When the logs are uncovered and removed, they along with the metal roof shingles, crossbeams, flooring and chimney stones will be sold.
The back addition has a large living room, bedroom, dining room, kitchen, bathroom, walk-in closet and utility room. There also are two bedrooms upstairs. The basement under the addition has a bathroom and shower and two other rooms that are usable, Montgomery said.
"We plan to rent the house when it's finished. It's such a beautiful place for a large family with lots of children," she said. "There's good places to roam around and play. It's ideal for children."
Montgomery does not know the history of the place; the couple bought it a few years ago from the Hume family at an estate sale. She estimated it was built shortly after Garrard became a county in 1796.
The house is known as the Willie and Bessie Prewitt House, and the Prewitts lived there for many years.
Danville veterinarian Dr. Keith Grubbs, who has taken down log houses and built two other houses, said the logs are the best he's seen. They are wide and have only been cut to enlarge the front door and windows.
Log structure in Lancaster
The other log structure being razed is on Danville Street in Lancaster. Fire destroyed the back of the two-story building earlier this year.
Several alterations had been made to the house over the years, said local historian Rose Holtzclaw, who is Grubbs' mother-in-law. The house has a two-room log section across the front, and the logs are still intact and not damaged by the blaze.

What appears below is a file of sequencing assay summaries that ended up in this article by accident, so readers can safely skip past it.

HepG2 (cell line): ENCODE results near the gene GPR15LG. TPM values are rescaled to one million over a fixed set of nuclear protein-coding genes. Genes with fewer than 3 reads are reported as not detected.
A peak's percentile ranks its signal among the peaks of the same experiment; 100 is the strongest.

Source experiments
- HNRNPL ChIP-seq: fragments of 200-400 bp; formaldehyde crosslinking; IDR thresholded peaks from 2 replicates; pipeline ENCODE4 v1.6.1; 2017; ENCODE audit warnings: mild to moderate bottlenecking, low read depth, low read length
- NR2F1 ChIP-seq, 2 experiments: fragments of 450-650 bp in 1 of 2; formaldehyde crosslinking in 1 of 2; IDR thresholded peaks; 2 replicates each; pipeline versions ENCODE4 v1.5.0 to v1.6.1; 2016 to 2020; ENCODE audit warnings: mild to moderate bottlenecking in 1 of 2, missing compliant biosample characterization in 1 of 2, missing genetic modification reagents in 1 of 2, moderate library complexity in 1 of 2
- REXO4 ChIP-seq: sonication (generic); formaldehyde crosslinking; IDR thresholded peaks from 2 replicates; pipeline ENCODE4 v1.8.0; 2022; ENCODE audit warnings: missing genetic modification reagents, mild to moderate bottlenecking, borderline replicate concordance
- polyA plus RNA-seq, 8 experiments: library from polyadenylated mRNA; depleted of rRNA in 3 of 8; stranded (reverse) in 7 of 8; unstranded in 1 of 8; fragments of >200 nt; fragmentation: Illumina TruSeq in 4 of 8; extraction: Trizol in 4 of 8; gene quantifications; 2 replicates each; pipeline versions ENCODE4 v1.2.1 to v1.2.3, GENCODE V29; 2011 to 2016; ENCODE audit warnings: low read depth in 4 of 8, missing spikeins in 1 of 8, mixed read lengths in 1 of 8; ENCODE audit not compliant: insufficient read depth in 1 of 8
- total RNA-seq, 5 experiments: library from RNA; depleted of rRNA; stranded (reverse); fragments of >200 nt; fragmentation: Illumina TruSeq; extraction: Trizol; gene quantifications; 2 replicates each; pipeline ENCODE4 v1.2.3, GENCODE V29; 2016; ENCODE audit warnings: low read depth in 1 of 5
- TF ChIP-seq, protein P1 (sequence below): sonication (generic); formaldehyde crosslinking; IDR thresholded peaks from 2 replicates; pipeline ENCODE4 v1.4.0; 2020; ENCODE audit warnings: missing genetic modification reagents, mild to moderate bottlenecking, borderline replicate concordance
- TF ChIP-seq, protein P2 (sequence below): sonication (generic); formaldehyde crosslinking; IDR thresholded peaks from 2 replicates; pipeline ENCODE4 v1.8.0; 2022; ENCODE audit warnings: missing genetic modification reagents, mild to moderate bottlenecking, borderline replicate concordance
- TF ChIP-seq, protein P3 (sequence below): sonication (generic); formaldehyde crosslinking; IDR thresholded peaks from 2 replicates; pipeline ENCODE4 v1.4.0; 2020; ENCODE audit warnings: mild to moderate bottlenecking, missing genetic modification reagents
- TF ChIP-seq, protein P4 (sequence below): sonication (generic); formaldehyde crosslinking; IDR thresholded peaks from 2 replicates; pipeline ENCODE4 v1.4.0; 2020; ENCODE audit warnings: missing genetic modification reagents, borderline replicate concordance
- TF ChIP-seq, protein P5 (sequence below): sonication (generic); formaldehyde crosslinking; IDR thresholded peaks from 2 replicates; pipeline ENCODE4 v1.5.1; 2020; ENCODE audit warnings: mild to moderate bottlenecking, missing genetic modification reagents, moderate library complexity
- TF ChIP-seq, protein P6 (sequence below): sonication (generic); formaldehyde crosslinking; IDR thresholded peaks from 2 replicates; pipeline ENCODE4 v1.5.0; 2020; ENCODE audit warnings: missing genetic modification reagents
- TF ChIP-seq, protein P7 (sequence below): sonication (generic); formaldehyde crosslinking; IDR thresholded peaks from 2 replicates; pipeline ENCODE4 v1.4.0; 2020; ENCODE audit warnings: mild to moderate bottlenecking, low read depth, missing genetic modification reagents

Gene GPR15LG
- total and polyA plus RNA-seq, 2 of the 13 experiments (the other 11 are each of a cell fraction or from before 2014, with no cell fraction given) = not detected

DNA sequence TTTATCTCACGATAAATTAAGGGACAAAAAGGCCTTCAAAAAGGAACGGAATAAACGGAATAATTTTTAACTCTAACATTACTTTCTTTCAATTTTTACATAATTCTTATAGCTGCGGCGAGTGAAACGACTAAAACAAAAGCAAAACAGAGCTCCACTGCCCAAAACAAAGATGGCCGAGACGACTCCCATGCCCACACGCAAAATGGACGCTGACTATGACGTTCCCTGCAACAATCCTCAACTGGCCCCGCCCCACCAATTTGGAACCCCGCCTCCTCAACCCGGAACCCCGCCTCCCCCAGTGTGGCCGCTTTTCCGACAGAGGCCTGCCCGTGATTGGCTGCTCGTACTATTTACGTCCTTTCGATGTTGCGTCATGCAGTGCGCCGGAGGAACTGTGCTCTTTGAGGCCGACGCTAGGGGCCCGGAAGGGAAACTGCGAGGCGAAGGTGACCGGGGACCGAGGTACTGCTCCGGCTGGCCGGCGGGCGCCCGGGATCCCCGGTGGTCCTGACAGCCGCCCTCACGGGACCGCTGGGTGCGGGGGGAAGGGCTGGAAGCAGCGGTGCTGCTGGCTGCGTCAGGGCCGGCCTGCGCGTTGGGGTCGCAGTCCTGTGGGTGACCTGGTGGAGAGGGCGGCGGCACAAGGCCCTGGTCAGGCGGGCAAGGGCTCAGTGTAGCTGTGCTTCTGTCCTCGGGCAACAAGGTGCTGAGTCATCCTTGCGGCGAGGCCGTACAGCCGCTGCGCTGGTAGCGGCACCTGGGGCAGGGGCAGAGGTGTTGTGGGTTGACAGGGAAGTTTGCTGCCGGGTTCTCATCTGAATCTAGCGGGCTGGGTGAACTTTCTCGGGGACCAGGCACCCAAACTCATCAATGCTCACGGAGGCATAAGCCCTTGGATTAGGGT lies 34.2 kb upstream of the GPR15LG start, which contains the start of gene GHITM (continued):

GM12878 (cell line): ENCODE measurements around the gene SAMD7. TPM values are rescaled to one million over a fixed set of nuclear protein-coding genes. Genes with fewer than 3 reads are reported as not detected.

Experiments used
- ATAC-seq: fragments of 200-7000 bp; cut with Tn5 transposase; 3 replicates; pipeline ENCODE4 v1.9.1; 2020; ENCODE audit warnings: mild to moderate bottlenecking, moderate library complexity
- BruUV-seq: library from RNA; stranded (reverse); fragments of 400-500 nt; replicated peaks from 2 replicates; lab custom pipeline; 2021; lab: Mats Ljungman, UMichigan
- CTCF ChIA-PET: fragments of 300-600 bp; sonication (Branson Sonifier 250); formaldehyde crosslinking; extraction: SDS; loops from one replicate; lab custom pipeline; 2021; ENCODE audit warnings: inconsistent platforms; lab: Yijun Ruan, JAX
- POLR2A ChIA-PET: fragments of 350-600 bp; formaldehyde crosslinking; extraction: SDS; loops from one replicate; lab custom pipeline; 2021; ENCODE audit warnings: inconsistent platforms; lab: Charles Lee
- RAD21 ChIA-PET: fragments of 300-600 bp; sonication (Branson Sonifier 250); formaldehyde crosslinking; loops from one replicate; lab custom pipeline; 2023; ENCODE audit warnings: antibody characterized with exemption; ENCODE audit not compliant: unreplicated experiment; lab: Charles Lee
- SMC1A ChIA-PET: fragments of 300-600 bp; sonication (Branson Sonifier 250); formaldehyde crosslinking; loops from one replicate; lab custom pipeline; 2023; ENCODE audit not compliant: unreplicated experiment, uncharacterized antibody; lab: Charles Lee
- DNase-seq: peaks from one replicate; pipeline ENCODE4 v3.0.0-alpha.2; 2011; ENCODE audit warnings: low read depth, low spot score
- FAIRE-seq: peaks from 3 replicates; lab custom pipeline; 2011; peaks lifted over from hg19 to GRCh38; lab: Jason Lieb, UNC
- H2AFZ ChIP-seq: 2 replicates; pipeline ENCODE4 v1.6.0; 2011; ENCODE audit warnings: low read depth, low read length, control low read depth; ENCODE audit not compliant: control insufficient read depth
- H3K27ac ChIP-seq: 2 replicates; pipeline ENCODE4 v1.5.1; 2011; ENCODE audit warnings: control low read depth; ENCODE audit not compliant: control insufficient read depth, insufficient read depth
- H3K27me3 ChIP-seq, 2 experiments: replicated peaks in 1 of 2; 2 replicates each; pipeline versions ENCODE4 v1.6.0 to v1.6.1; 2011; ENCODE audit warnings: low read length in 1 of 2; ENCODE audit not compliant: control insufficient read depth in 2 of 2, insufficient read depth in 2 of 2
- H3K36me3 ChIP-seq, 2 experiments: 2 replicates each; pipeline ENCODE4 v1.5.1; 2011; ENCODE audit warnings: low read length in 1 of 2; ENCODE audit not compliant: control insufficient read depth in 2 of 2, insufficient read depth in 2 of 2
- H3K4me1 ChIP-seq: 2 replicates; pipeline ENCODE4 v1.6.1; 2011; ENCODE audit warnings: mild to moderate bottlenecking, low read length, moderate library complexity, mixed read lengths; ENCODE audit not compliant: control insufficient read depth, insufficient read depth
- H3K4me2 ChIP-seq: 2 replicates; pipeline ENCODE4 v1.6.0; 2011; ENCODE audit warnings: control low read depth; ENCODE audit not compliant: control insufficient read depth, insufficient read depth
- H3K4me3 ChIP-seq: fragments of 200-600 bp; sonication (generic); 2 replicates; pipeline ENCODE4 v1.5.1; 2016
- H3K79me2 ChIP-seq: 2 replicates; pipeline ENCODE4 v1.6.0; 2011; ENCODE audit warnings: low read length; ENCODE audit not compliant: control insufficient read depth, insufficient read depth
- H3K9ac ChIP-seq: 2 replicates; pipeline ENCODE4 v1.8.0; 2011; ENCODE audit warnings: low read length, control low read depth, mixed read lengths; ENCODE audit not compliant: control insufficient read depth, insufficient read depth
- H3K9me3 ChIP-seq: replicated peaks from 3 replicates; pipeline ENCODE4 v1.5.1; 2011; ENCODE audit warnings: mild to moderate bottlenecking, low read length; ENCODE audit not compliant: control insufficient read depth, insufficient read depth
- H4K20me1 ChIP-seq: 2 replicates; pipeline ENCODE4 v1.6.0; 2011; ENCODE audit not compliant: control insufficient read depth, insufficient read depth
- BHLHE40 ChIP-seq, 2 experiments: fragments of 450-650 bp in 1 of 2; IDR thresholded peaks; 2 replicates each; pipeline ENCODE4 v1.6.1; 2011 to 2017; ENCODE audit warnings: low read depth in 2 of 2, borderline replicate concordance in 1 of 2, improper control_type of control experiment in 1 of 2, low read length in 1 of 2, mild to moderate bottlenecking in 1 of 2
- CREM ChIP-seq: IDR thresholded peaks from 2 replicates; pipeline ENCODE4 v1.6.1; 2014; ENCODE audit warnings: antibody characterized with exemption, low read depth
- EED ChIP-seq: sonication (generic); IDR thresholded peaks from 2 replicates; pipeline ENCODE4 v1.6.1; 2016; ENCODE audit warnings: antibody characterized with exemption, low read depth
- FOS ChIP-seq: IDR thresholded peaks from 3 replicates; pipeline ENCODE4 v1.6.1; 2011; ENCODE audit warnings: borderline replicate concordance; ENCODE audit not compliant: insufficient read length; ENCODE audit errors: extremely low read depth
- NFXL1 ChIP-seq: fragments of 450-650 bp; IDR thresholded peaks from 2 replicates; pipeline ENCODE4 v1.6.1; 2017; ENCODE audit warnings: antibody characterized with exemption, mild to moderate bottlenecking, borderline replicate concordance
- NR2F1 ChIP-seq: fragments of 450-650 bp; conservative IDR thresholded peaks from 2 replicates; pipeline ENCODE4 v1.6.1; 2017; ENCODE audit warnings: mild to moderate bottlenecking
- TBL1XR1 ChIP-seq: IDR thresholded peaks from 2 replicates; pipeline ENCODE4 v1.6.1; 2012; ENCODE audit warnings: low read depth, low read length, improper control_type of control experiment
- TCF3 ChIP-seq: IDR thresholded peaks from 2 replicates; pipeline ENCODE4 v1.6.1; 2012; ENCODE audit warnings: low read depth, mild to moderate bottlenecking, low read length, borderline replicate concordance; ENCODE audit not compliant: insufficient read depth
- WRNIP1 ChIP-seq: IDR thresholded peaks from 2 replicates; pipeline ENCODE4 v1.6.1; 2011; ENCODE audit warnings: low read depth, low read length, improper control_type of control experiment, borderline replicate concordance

The logs were given to Grubbs, but he has decided to give them to a group in the county that is interested in reconstructing them at another site.
Grubbs said the group is attempting to get grant funds to do the work.
"It's a pretty good old cabin, and the logs are in good shape," Grubbs said.
The house had recently sold and was being remodeled into apartments. After a fire destroyed the back of the house, the land was bought by the Church of Christ for parking and an entrance off Danville Road. The church gave the logs to Grubbs, who is a member of the church.
However, after learning of local interest in preserving the logs, Grubbs decided to give them to the group.
The logs will be stored while the group tries to get grant funds to reassemble the structure either in the backyard of the former Charles Ballard House in town or behind the Gov. Owsley House on Stanford Road.
Not much is known about the house's origin. Nick Sandifer bought the property in 1850 and paid $936 for three acres, according to Margaret Simpson, a local historian. The property sold five years later for $2,675, apparently after the house was remodeled.